Destination Marketing: How Tourism Can Accelerate Post Covid-19 Economic Recovery

As countries across the globe push to reduce the spread of the COVID-19 virus, there is a strong interest and, indeed, industry pressure to reopen and to revive the tourism economy.



Oftentimes, when the need to resume normal activities and reclaim jobs arise, the question about what can destination brands do, to encourage the system and make it workable again also arises.

Tourism is one of the world's major economic sector. It is the third-largest export category after fuel and chemicals, and in 2019, it accounted for 7% of global trade. For some countries, it can represent over 20% of their GDP and, overall, it is the third-largest export of the global economy.

Tourism is one of the sectors affected most by the COVID-19 pandemic. The dreaded virus has negatively impacted economies, livelihoods, public services and opportunities on all continents. Export revenue from tourism fall by $910 billion to 1.2 trillion in 2020. This had a wider impact and reduced global GDP by 1.5%.

The sector support one in ten jobs and provide livelihoods for millions in both developing and developed economies. In some small island developing state (SIDS), tourism has accounted for as much as 80% of export while it represents important shares in both developed and developing economies.

With the development and rapid deployment of COVID-19 vaccines, owners and handlers of destination marketing brands are already preparing for the challenges of a post-COVID-19 economy. Also, Analysts are already looking into how the sector can contribute to post COVID-19 economic recovery.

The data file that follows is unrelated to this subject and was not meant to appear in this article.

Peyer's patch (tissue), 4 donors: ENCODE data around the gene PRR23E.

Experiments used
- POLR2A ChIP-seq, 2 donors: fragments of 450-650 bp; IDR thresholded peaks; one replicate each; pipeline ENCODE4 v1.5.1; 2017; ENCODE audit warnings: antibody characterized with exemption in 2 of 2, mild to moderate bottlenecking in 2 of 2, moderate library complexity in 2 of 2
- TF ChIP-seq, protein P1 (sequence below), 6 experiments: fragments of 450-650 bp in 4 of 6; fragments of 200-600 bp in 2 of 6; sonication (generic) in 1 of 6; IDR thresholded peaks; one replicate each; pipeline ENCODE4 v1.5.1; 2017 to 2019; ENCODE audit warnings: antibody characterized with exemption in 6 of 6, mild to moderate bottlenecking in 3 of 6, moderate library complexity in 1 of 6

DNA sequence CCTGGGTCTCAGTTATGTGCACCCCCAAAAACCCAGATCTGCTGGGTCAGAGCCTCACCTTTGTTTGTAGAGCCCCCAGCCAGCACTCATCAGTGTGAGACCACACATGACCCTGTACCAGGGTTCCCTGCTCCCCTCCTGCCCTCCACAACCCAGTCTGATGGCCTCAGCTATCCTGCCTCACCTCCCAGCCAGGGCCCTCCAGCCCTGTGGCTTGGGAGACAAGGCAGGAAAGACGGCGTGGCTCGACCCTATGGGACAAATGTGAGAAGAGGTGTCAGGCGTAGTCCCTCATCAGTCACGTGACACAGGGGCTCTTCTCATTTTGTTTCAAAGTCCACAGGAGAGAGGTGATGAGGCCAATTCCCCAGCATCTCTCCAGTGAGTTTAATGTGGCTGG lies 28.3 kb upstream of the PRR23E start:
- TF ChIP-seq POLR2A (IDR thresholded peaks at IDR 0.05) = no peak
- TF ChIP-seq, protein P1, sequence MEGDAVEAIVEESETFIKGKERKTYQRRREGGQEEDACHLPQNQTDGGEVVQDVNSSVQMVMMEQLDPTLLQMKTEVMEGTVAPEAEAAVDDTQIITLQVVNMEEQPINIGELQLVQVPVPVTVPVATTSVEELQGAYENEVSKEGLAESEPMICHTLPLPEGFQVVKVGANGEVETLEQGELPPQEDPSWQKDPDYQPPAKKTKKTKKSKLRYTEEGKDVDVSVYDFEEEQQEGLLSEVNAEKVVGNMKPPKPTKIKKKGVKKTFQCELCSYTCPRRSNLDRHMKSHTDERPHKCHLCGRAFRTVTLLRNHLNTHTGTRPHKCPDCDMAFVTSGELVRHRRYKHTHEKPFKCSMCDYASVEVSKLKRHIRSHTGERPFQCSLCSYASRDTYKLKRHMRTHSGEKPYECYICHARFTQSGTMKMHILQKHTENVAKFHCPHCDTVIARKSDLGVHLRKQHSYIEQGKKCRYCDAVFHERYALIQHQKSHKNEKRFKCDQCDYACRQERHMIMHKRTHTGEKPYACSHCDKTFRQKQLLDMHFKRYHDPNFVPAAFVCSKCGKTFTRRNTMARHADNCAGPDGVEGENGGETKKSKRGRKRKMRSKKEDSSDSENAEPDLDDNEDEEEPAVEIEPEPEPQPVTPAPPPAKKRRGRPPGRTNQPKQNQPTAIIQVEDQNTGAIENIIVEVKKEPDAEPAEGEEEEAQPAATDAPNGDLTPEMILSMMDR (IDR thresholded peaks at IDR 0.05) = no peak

A study carried out by Bloom Consult, a destination marketing consultancy firm, revealed that almost half (46%) of respondents who will travel for leisure purposes indicate they will choose a destination other than one originally planned/reserved prior to the COVID-19 outbreak.

Giving his insight on this issue, a Hotel Management Consultant, Isaac Okpanobi said; it's important to give priority to the locals before engaging potential visitors. In some cases, he continued, it will be about amplifying what a place has always been well known for, and is considered part of the DNA of a choice place."

According to him, "different places have different sets of criteria for a framework that constitute destination sustainability, noting that, its key to involve local businesses and residents because ultimately, it will impact them the most."

However, in other instances, this presents an opportunity to reposition or pivot to suit and look for narratives that the local needs, creating meaningful differentiation which in turn drive premium pricing. In addition, differentiation is another factor of destination sustainability, because it is much more difficult for other places to replicate.

A study carried out by Bloom Consult, a destination marketing consultancy firm, revealed that almost half (46%) of respondents who will travel for leisure purposes indicate they will choose a destination other than one originally planned/reserved prior to the COVID-19 outbreak. However, this study does not indicate that they will give priority to national destinations over international ones.